let newRequest = new Request(url, request);
  event.respondWith(fetch(newRequest, { cf: { cacheEverything: true } }));
  return
})

So, when you hit https://hashnode.com the above code executes and does the following:

  • Checks whether a login cookie and a custom userId cookie are both set. For users who do fresh login, we set two cookies: jwt and userId. For old users there may not be a userId cookie in the first page load. So, if that's the case the code returns a non-cached version of the page.

  • If neither jwt nor userId cookie is set, it means this is an anonymous visit. In that case we simply let the request proceed as usual by using return and our normal Cache-Control headers kick in and cache the content for 6 hours. So, subsequent home page visits result in a cache HIT.

  • If both the jwt and userId cookies are set, we forward the request to an internal Hashnode endpoint that takes the userId as a request param and sends the HTML containing the specific user's feed. This is cached for 8 hours and is controlled by cache control headers. Every time the feed is served from cache, we check if the feed has changed, purge the cache and update the content once the page mounts.

This has a huge impact on TTFB and overall page load time. For a logged in user, the TTFB value is typically 30ms and page takes about 50ms to load.

Screen Shot 2019-01-29 at 3.17.34 PM.png

For a logged out user, the values are similar.

Screen Shot 2019-01-29 at 3.25.26 PM.png

So, the page load is pretty much instant - almost as if you are on localhost. 😃

hashnode-speed.gif

We do one more cool trick to make rendering faster. With the help of Addy Osmani's critical, we extract the critical CSS and inline it in the HTML itself. As a result, there is no extra roundtrip to fetch the CSS. Once the page loads, we load the rest of the CSS asynchronously. We are yet to apply this technique to the other pages though.

Speeding up frequently accessed posts during soft loading

When you load Hashnode and click on any post, it results in a soft loading (no hard reload). Under the hood, we hit an API to fetch the required post, render the page client side and switch the URL through pushState. To speed this up, we are now doing the following:

  • Make an API call to /ajax/post/:id/min and cache the response on Cloudflare for 7 days. As the route's name suggests, we fetch only minimal content in this request such as post title, content, tags etc. If a post is frequently accessed, it will result in a Cache HIT most of the times.

  • Switch the URL and render the post page so that users can start reading content.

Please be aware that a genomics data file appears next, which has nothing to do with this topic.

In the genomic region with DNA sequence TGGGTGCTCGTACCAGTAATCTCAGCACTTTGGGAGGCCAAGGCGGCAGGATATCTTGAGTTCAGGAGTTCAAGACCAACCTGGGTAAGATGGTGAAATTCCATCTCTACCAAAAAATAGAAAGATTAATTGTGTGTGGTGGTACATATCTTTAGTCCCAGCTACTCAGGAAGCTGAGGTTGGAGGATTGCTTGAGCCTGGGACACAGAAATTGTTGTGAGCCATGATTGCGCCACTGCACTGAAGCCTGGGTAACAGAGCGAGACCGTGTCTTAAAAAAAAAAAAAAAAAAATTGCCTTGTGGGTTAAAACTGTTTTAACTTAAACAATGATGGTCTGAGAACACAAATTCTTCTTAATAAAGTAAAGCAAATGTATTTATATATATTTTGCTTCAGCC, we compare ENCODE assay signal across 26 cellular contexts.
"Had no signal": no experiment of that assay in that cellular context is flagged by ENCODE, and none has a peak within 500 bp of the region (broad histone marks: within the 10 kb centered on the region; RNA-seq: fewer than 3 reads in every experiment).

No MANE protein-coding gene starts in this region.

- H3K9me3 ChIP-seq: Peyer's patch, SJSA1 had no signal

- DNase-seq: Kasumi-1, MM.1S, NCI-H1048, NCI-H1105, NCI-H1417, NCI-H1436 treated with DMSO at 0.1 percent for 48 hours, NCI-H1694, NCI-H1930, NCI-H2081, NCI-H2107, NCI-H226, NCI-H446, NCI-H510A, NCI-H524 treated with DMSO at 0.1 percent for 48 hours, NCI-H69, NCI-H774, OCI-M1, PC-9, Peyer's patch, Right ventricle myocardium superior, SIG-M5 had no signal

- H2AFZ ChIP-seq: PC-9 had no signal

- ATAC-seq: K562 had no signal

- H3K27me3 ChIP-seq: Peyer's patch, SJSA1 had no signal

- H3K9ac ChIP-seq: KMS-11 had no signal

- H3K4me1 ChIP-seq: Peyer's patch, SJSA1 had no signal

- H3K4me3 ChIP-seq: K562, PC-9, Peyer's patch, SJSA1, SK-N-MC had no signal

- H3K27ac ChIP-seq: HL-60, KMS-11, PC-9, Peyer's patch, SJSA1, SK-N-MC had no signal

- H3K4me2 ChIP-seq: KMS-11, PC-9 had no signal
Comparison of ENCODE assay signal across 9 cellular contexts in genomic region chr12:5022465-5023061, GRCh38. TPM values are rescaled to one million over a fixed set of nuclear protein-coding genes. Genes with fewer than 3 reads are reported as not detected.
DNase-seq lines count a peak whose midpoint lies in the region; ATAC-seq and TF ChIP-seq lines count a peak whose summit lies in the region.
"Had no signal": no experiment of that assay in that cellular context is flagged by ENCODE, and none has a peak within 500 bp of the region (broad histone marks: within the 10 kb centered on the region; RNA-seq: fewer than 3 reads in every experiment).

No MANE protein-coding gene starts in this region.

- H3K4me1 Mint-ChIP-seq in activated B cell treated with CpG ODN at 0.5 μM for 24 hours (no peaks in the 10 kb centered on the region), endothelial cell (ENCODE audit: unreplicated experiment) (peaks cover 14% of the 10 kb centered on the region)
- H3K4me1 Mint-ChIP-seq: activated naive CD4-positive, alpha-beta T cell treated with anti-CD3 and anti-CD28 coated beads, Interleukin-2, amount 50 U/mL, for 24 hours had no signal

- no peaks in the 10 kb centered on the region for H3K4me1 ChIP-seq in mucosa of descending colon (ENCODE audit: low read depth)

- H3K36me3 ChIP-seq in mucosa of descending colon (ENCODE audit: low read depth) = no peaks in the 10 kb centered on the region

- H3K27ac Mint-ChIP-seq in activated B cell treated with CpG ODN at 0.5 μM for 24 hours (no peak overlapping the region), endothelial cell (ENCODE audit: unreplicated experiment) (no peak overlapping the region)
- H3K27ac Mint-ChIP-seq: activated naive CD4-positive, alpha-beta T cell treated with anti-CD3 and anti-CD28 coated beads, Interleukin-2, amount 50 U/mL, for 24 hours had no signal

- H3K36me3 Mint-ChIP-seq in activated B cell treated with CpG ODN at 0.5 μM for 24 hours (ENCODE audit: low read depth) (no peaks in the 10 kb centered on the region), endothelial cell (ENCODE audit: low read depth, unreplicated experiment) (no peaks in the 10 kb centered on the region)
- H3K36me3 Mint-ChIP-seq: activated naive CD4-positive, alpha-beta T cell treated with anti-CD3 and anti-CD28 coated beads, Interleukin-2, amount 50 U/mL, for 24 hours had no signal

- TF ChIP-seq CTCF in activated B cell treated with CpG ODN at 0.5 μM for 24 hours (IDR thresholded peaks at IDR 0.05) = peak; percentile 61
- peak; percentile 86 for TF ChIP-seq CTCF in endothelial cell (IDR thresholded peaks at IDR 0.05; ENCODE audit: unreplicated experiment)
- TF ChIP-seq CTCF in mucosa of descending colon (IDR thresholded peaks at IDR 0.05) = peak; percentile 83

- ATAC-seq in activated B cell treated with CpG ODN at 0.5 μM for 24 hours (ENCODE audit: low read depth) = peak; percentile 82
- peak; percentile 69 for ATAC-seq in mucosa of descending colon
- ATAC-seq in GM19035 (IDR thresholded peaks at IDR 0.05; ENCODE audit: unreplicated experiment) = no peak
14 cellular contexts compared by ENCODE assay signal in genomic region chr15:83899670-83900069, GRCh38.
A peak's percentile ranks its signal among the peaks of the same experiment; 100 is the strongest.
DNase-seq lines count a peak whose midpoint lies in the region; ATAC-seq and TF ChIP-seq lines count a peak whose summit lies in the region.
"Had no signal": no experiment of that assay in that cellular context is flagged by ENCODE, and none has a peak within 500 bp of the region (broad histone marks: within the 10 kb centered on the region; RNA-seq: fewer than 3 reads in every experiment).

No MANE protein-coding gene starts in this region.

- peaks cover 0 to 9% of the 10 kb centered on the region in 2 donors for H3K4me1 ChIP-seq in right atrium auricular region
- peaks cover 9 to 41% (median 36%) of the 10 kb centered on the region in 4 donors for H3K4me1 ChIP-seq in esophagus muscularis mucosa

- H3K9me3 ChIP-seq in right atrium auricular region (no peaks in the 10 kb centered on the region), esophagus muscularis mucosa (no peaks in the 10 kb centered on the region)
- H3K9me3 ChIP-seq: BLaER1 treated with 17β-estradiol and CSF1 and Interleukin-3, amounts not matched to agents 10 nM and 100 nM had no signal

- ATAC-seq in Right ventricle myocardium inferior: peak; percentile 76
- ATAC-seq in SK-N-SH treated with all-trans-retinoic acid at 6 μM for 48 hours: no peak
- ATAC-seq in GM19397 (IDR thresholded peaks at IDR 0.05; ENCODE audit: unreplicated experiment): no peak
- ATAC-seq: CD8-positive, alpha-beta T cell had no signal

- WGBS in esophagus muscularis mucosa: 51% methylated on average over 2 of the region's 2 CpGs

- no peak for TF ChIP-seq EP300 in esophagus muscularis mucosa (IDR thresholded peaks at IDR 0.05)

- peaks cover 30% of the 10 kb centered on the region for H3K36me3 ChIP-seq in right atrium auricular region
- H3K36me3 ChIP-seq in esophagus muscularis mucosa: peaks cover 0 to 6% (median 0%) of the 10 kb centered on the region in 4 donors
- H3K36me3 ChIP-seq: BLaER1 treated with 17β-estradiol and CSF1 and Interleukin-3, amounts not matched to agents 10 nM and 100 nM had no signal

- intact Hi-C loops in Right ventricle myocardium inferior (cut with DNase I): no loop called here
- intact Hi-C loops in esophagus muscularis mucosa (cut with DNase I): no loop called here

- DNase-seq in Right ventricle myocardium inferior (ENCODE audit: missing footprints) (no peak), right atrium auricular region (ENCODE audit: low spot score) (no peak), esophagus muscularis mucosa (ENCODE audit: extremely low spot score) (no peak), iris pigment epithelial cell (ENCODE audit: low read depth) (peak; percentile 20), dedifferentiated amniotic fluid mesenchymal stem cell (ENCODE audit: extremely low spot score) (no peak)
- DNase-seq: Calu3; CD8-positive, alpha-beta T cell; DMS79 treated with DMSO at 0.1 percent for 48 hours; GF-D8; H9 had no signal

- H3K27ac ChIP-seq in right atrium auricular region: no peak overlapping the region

• Load the full post and replace the old content with the new one. This is to ensure that the values such as upvotes, responseCount, responses etc are up-to-date.

  • In addition to the above, when the page loads we prefetch the minimal responses for the first 5 posts during browser idle time. A handy 1KB tool called quicklink helps us do this.

And as a result post loading is instantaneous:

hashnode-post-loading.gif

Even in case of posts that are not prefetched (e.g. Hot Discussions), you will not see any noticeable difference in speed. As the API response is cached on Cloudflare, the posts will still render within 100ms.

Screen Shot 2019-01-29 at 5.22.12 PM.png

We have also cached other APIs such as hot discussions, trending stories, AMAs etc with a few hours of TTL. This has dramatically reduced load from the server as around 80% of our content is now served from Cloudflare. We intend to cache various other pages and APIs as we move further.

Railgun Optimization

Cloudflare has another interesting feature called Railgun. It further boosts the speed of uncacheable content by compressing server response and sending only diffs from origin.

If you look at any feed on Hashnode, you will realize that between two successive requests the change in HTML isn't much. Only a few key areas change depending on the current user and posts. So, instead of sending the whole HTML every time, railgun only sends compressed diff to the edge servers from where HTML is generated and served to the users.

Here is how it looks visually:

railgun-1.png

railgun-2.png

Source

It requires installation of memcached and an agent on your end, but other than that it's fairly straightforward. You can read more about Railgun here.


In addition to the above, we have implemented usual best practices such as disk caching of assets, prefetching of bundles and caching them, caching images and other similar resources with higher TTL and so on.

According to PageSpeed insights our performance score is at 99. We will get to 100 soon. :) However, we still need to work on the performance on mobile devices.

Cloudflare plays a big role in reducing our latency and improving TTFB. So, feel free to check it out. They have a free tier which is sufficient for most small and medium scale websites. If you need more features, you can always upgrade.

So, what's next?

We are doing the following immediately to boost the performance further:

  • Inline CSS for post pages
  • Find potential improvements and get to performance score of 100 on desktop.
  • Improve score on mobile
  • Implement AMP for post pages so that users from mobile devices enjoy an even better experience

Are you seeing the difference in speed on Hashnode? Let me know your thoughts in comments below. 😀

Sandeep Panda

I run hashnode.com which surfaces the best developer stories and discussions from around the world. This is my personal blog (powered by Hashnode) where I share what I build.

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5 comments

Awesome work Sandeep Panda

I also used CloudFlare at MFY to reduce API response under 100ms. I've written a detailed tutorial for Node.js developers too. Check it: How I used CloudFlare to reduce API response time to < 100ms

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Nicely explained. Excellent work. :)

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Very informational. Thanks! I wonder if using styled-components with your current NextJS setup would help?

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I'd be interested to hear how that works out